The number of sales being agreed was up more than 15 per cent, compared to the same time in 2019.

Prices also increased in all property market sectors. First-time buyers saw asking prices up 0.8 oer cent to £210,672, while second steppers saw an increase of 1.4 per cent to £315,486 and those at the top of the ladder saw a 1.7 per cent rise to £630,819. Those figures exclude Central London, however. 

Rightmove put the increase down to buyers wanting to secure their new homes ahead of a potential base rate rise, which is being predicted by some for the end of the year. 

If interest rates increase, mortgage rates will go up from their current record lows.

This is already happening in some cases as lenders move to pre-empt the rise. 

The North West and Wales saw the biggest asking price rises. They increased 2.3% in a month

The North West and Wales saw the biggest asking price rises. They increased 2.3% in a month

Ups and downs: Asking price increases for the whole of the UK in the past five years

Ups and downs: Asking price increases for the whole of the UK in the past five years

The stamp duty holiday had previously been driving activity and house prices, but this expired at the end of September.

The continued price rises offer an opportunity for those who are downsizing, or do not need to buy another property, to sell up to cash out.

Tim Bannister, Rightmove’s director of property data, said: ‘Competition for property for sale remains hot this autumn, with average prices jumping by almost £6,000 in the month. 

‘Although more properties are coming to market, the level is still not enough to replenish the stock that’s being snapped up. 

‘Consequently, new price records have been set across the board, with every region of Great Britain and all of the three market sectors of first-time buyer, second-stepper and top of the ladder hitting all-time highs.’

Asking prices reached new highs for buyers at both ends of the market ¿ and in the middle

Asking prices reached new highs for buyers at both ends of the market – and in the middle

Also driving up house prices is the lack of new housing stock coming to the market, though Rightmove said the situation was slowly improving.

Its latest weekly snapshot showed that the number of new sellers coming to market was down on the same period in 2019, but only by 3.2 per cent.

Bannister added: ‘This ‘full house’ is an extremely rare event, happening for the first time since March 2007. 

‘The stock shortages started after the first lockdown, and they look set to continue with the underlying housing market fundamentals remaining strong, and an additional incentive to buy and fix your mortgage interest rate before a widely expected rate rise.’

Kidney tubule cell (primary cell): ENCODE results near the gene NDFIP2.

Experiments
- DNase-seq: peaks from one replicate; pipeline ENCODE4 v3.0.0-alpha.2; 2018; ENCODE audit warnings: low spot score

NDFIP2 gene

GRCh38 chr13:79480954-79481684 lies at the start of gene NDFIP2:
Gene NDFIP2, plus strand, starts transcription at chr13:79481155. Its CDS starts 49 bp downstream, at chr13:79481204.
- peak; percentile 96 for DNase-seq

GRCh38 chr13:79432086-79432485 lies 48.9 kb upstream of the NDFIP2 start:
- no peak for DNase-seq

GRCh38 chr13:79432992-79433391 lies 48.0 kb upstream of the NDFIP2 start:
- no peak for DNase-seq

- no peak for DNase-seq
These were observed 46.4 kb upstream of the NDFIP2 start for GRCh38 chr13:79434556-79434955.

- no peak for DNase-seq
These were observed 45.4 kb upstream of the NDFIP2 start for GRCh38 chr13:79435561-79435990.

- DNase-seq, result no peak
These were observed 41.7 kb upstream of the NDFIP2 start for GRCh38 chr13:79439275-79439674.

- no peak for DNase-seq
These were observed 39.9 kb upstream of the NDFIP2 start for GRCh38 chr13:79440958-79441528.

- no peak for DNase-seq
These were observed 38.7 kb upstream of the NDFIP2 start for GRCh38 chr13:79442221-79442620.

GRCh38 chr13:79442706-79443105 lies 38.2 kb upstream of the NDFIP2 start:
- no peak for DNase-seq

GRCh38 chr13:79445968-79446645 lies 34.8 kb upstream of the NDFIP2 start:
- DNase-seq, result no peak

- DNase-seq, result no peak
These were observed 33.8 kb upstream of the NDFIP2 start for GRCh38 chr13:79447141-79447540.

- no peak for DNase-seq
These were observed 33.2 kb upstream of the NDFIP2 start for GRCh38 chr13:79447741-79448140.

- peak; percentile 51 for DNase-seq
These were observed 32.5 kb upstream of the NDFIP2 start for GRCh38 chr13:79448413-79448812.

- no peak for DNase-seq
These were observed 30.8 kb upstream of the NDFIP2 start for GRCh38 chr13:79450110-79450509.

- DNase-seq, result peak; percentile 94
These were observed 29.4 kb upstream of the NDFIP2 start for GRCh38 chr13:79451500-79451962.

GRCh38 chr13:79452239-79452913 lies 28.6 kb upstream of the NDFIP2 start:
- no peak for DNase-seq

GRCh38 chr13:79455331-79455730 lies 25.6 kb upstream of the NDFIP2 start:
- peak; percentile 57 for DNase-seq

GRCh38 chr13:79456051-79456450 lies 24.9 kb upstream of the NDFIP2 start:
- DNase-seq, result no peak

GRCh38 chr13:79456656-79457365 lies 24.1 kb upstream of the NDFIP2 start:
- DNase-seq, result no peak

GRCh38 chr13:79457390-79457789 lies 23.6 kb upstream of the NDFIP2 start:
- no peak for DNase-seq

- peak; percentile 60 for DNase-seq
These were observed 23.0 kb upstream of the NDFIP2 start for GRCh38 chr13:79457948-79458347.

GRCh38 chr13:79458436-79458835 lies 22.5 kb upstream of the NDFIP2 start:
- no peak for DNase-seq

In these ‘full house’ market conditions, with many homes being snapped up quickly and sellers having a choice of competing buyers, those buyers who have already sold their own property subject to contract or have nothing to sell are being favoured.

This has led some to put their own home on the market before they have identified a new property.  

Bannister said: ‘2021 has been the year of the power buyer, with those in the most powerful position to proceed quickly and with most certainty ruling the roost over other buyers who have to sell but have yet to come to market. 

‘One agent’s analysis that 87 per cent of their sales agreed were snapped up by buyers who were already in a position to proceed is fairly typical of reports from many agents.’ 

Despite the hot market, most homes still sell below the asking price. 

According to the latest Halifax house price index, the typical sale price is £267,587

Director of estate agent Benham and Reeves, Marc von Grundherr, added:  ‘With the market remaining particularly buoyant, those entering with a property to sell are pricing high and this has caused yet further growth where asking prices are concerned.

‘While initial asking price expectations are perhaps a little over-optimistic, to say the least, a lack of stock to satisfy demand means that homes are selling fast and for a very good price.’ 

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EU evaluating Pfizer Covid-19 vaccine for children under 12

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The European Union’s medicines regulator said on Monday it has started evaluating the use of the Pfizer-BioNTech’s Covid-19 vaccine in children between five and 11 years of age.

Pfizer and its German partner BioNTech last week submitted data that supports the use of their mRNA vaccine for young children.

The vaccine was found to induce a strong immune response in five- to 11-year-olds in a clinical trial of 2,268 participants, the companies said last month.

The European Medicines Agency (EMA) said it would review data related to the vaccine, known as Comirnaty, including results from an ongoing clinical study.

The vaccine is currently not allowed for that age group. It has, however, been authorised for use in children over the ages of 12 years in both the US and EU.

While children are less susceptible to severe Covid-19, they can spread the virus to others, including vulnerable populations more at risk of severe illness.

The EMA human medicines committee’s opinion will be forwarded to the European Commission, which will issue a final decision on the matter. – Reuters